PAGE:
setkey(team_data,gameID)
player_data = player_data[team_data,nomatch = 0] ##merge the team data to the player_data table

##create home/away variable
player_data[,homeaway:= 1]
player_data[team==away_team,homeaway:= 0]

Next, a function is created to calculate rolling averages for any statistic. The function takes in a data frame, a target field for the rolling averages, and a window variable in the form seq(starting_window,max_window,increment).

roll_variable_mean = function(d, target, windows) {
  require(dplyr)
  require(lazyeval)
  
  exprl = list()
  i = 1
  
  for (x in windows) {
    exprl[[i]] = interp(~ lag(roll_mean(tar, w, align = 'right', fill = NA), 1), tar=as.name(target), w=x)
    i = i + 1
  }
  names = paste(target, windows, sep="_")
  exprl = setNames(exprl, names)
  
  d = mutate_(d, .dots = exprl)
  
  for (n in 2:length(names)) {
    expr = interp(~ ifelse(is.na(long), short, long), long=as.name(names[n]), short=as.name(names[n-1]))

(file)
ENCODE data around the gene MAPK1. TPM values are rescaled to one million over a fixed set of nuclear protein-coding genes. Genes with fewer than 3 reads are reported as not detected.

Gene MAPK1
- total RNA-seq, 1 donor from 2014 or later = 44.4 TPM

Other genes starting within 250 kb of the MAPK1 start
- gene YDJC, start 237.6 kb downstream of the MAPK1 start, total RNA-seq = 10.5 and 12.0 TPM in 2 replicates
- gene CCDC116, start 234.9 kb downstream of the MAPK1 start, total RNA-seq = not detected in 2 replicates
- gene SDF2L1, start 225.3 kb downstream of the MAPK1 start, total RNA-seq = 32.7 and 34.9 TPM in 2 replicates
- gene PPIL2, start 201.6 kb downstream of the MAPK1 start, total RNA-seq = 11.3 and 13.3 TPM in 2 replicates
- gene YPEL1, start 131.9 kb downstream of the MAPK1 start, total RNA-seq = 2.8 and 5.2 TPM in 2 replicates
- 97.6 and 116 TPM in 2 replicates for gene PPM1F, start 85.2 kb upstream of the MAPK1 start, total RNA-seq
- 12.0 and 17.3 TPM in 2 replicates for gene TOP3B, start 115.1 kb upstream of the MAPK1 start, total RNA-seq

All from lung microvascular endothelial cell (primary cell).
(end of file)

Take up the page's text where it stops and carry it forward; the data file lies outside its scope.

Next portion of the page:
exprl = setNames(list(expr), names[n])
    d = mutate_(d, .dots = exprl)
  }
  
  return(d)
}



##add rolling variables
window_size = seq(5,55,10)
player_data = player_data %>% group_by(player) %>% arrange(date) %>% roll_variable_mean(., 'fd', window_size)
player_data = player_data %>% group_by(player) %>% arrange(date) %>% roll_variable_mean(., 'minutes', window_size)
player_data = player_data %>% group_by(player) %>% arrange(date) %>% roll_variable_mean(., 'FGA', window_size)
player_data = player_data %>% group_by(player) %>% arrange(date) %>% roll_variable_mean(., 'FTA', window_size)


window_size = seq(1,3,1)
player_data = player_data %>% group_by(player) %>% arrange(date) %>% roll_variable_mean(., 'fd', window_size)
player_data = player_data %>% group_by(player) %>% arrange(date) %>% roll_variable_mean(., 'minutes', window_size)
player_data = player_data %>% group_by(player) %>% arrange(date) %>% roll_variable_mean(., 'FGA', window_size)
player_data = player_data %>% group_by(player) %>% arrange(date) %>% roll_variable_mean(., 'FTA', window_size)

A practical hypothesis is that players/teams that are playing multiple games in a row will perform worse as a result of fatigue. To test this hypothesis, a binary back-to-back feature is created which signals if the team is playing a back-to-back game. A variable is also created to signal if the team's opponent is playing a back-to-back game.